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Does the American media care that a whistleblower was hauled off to jail for refusing to testify to a secret grand jury? Not really. After all, there’s ‘Russian collusion’ to chase.
Manning was placed in custody on Friday for contempt of court after refusing to testify in front a grand jury in a closed hearing regarding her disclosure of US war crimes in Iraq and Afghanistan.
“I will not participate in a secret process that I morally object to, particularly one that has historically been used to entrap and persecute activists for political speech,” Manning said in a statement.
Her silence saw her thrown back in jail, where she will remain until she either changes her mind and testifies, or until “the end of the life of the grand jury,” Judge Claude M. Hilton ruled.
Manning is constitutionally protected against double jeopardy – being charged for the same crime twice – and has been granted immunity for her testimony. However, this immunity removes her constitutional right to remain silent. Furthermore, jurors in a grand jury are not screened for personal biases, no defense attorneys are present, and indictments can be issued without evidence.
In a story raising questions of press freedom, government secrecy, and whistleblowers’ rights, one would expect the media to at least have an interest. Not in this case. Manning’s imprisonment was briefly mentioned by most media outlets as a passing news story, and none questioned the problems the grand jury system could cause for other activists and whistleblowers.
Some independent and alternative journalists did, however, question the lack of coverage.
“If Chelsea Manning changed her name to ‘Pussy Riot’ and her location to ‘Russia,’ we might hear some outrage from official Washington and the Beltway press corps that claims to care so much about press freedom,” independent journalist Max Blumenthal raged on Twitter.
“If a pundit complains that Trump sending mean tweets about cable news anchors is an existential threat to press freedom, but then says nothing about Chelsea Manning being re-incarcerated (she’s one of the most important journalistic sources in US history) you know they are frauds,” pundit Michael Tracey chimed in.
Blumenthal’s ‘Pussy Riot’ comparison is apt. When three members of the feminist punk group were arrested and charged with ‘hooliganism’ in 2012 after breaking into a church with a ‘performance’, the American media proclaimed Pussy Riot “the future of civil disobedience.” The New Yorker called their trial “an unapologetic demonstration of force by the state” and saluted their “spiritual and moral strength,” while the Washington Post said the case “put the Kremlin in a dangerous position.” The more liberal Huffington Post knighted the punk rock agitators as “poster children for free speech on a global scale.” Even outlets that avoided comment dedicated paragraph after paragraph to critics of the Russian government.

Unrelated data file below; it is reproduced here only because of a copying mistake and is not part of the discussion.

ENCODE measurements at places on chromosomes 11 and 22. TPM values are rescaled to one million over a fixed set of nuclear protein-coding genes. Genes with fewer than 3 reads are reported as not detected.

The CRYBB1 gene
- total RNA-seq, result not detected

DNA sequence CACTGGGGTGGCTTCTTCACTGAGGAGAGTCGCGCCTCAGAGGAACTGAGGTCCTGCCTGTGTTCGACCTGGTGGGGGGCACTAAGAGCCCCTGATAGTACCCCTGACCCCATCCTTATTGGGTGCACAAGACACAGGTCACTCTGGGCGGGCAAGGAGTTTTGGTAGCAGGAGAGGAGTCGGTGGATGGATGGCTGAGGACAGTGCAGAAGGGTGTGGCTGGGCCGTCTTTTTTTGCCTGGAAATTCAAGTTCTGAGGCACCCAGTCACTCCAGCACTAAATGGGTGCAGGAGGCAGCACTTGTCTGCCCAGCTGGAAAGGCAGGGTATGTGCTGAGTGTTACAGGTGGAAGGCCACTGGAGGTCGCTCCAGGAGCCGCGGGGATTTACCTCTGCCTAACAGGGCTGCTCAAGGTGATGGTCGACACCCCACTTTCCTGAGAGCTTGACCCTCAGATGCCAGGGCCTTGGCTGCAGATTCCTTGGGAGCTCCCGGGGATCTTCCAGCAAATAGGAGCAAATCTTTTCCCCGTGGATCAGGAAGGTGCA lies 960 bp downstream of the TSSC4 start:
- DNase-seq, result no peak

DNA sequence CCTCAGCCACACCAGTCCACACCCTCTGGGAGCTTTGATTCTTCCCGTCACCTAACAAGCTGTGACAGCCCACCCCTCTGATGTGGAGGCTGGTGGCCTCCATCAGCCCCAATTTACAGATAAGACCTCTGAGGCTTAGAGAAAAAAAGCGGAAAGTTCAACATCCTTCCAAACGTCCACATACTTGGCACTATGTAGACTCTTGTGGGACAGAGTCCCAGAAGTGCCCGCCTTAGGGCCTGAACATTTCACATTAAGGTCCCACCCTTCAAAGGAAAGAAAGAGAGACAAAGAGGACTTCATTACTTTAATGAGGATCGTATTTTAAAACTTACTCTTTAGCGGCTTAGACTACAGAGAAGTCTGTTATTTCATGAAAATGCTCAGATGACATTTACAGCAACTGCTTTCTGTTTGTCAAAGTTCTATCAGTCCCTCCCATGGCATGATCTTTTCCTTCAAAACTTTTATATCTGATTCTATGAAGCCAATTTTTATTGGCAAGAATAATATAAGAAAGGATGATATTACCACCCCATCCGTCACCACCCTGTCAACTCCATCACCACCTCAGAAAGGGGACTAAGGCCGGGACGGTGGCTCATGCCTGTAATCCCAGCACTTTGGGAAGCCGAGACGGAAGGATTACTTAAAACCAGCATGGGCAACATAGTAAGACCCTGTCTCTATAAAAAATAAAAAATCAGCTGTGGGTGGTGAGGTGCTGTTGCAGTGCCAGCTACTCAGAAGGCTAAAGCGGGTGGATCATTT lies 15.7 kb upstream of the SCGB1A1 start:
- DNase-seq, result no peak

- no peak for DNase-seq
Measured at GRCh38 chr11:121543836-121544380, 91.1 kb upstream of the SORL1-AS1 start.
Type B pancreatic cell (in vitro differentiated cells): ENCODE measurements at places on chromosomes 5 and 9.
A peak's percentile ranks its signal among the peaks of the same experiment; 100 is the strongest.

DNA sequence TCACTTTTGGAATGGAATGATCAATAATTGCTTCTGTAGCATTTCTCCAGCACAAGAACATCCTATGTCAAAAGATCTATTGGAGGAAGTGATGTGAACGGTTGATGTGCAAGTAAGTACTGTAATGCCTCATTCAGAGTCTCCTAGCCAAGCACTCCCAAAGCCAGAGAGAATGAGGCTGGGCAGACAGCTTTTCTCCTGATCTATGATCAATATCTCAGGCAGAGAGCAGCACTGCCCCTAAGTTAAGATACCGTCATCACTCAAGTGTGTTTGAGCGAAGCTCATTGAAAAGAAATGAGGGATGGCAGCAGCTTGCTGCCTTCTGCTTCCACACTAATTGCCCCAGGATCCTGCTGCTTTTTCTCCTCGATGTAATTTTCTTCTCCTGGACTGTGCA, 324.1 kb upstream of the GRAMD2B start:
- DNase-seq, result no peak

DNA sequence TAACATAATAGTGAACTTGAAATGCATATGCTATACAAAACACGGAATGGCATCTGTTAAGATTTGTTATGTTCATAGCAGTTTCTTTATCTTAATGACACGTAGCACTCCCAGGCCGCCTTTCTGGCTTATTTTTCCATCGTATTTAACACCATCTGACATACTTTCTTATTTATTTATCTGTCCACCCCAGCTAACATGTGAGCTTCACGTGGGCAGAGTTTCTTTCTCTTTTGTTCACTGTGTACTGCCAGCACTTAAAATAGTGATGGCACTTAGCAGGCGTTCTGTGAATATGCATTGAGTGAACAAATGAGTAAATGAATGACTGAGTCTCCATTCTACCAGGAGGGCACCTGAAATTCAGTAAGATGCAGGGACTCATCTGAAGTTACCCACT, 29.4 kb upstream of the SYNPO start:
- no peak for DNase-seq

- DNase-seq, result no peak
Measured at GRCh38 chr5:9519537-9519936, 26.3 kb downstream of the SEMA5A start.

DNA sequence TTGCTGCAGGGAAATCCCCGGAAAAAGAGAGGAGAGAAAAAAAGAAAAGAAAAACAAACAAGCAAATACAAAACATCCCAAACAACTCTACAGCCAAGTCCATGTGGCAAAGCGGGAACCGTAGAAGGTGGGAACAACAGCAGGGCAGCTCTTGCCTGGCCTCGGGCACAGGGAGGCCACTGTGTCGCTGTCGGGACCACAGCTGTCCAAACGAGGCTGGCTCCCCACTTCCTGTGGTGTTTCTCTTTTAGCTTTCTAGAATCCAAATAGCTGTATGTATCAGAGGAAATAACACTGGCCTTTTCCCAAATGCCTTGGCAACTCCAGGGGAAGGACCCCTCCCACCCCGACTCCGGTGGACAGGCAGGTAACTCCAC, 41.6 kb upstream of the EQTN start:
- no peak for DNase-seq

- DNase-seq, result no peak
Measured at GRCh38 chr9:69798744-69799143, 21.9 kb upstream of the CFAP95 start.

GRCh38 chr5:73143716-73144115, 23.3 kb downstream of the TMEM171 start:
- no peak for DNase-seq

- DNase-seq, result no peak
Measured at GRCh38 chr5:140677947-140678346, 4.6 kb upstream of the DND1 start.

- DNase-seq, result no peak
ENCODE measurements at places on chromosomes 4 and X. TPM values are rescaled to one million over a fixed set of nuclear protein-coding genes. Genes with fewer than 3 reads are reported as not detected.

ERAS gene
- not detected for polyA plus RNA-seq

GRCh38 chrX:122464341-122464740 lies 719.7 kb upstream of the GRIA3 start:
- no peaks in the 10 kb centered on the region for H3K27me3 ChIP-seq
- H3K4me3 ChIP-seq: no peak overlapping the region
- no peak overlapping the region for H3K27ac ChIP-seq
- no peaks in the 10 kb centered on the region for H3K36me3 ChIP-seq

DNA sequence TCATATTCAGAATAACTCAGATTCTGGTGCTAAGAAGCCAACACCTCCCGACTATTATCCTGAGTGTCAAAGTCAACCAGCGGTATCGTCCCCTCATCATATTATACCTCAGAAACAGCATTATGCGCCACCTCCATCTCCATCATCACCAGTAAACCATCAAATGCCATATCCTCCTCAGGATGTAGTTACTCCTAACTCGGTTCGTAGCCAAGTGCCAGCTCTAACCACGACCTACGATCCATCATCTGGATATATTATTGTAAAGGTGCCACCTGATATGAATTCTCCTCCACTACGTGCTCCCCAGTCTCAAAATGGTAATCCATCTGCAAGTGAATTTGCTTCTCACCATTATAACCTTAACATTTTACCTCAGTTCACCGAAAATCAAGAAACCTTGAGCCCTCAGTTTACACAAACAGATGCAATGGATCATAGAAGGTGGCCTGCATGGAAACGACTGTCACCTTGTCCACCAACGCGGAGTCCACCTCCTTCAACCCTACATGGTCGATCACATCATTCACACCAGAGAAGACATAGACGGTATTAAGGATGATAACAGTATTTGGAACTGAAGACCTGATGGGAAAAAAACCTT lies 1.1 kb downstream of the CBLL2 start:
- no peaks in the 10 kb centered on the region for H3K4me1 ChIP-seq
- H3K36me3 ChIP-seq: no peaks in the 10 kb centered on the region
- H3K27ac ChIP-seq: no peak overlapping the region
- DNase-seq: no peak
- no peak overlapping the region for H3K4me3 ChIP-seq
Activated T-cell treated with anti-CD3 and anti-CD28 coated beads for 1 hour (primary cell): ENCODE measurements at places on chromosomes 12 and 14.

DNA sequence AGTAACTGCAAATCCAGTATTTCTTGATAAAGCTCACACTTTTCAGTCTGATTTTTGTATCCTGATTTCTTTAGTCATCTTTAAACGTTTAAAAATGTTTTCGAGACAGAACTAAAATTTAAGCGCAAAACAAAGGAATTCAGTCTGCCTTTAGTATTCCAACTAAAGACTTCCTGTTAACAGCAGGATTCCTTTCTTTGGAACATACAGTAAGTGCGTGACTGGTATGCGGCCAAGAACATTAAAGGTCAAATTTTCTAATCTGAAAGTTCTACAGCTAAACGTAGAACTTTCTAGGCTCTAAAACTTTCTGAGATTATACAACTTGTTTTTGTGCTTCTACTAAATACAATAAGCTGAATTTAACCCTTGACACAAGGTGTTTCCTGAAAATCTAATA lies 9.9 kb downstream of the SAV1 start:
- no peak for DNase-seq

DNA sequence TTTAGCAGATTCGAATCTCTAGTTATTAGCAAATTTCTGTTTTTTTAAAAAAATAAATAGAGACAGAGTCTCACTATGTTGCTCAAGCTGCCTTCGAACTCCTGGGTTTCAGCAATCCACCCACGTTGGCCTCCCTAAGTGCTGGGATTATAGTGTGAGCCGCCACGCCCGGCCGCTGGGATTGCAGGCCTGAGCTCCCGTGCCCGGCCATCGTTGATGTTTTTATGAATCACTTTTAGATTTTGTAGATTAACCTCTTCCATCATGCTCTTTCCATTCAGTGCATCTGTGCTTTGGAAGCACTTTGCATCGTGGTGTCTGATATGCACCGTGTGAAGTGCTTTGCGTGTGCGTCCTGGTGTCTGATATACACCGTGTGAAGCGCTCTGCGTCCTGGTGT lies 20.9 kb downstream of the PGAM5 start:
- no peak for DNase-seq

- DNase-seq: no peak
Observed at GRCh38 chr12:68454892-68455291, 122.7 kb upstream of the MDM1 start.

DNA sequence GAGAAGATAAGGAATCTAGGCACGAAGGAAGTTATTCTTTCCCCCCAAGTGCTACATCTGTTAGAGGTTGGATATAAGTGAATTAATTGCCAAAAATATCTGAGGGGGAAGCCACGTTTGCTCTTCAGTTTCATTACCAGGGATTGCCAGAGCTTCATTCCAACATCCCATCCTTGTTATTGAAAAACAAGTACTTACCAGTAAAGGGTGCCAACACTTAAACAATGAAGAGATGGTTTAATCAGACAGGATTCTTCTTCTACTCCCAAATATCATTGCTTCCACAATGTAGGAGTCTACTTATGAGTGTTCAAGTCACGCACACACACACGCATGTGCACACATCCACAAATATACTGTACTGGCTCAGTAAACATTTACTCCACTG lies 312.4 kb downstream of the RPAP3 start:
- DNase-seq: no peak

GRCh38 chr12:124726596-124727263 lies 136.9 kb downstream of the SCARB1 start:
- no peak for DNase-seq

But when the civil disobedience is happening at home, then it’s crickets from the US media. The Washington Post kept its reporting concise and dry, as did the New York Times, CNN, and the cable news crew. HuffPost and the New Yorker didn’t even look at the story.
Of course, the media has other priorities. One day before Manning’s closed-door hearing, news crews were camped outside the same US District Court in Alexandria, Virginia, breathlessly awaiting the sentence handed down to former Trump campaign chairman Paul Manafort.
Although Manafort was charged by Special Counsel Robert Mueller, none of his crimes involved ‘Russian collusion.’ Instead, Manafort was convicted for tax and bank fraud offenses dating back over a decade and related to Ukraine, and sentenced to nearly four years in prison.
Despite failing to turn up any evidence of collusion thus far, the Mueller investigation has captured the attention of the American media like nothing else. CNN got a front row seat to the pre-dawn FBI raid that bagged former Trump associate and Republican operative Roger Stone, and a whole host of former intelligence officials have made viable careers of spouting Russia-related conspiracies on cable news networks.
In the day since Manafort’s sentencing and Manning’s refusal to testify, CNN ran seven stories on the former campaign chairman, including two opinion pieces accusing Manafort of lying and the Judge of undue leniency. The network ran only one piece on Manning’s return to jail. The Washington Post ran five articles on Manafort, offering similar opinions, and one on Manning.
With a narrative to sell, bothersome questions of press freedom, whistleblowers’ rights, and an overbearing justice system just don’t grab attention like Russia does.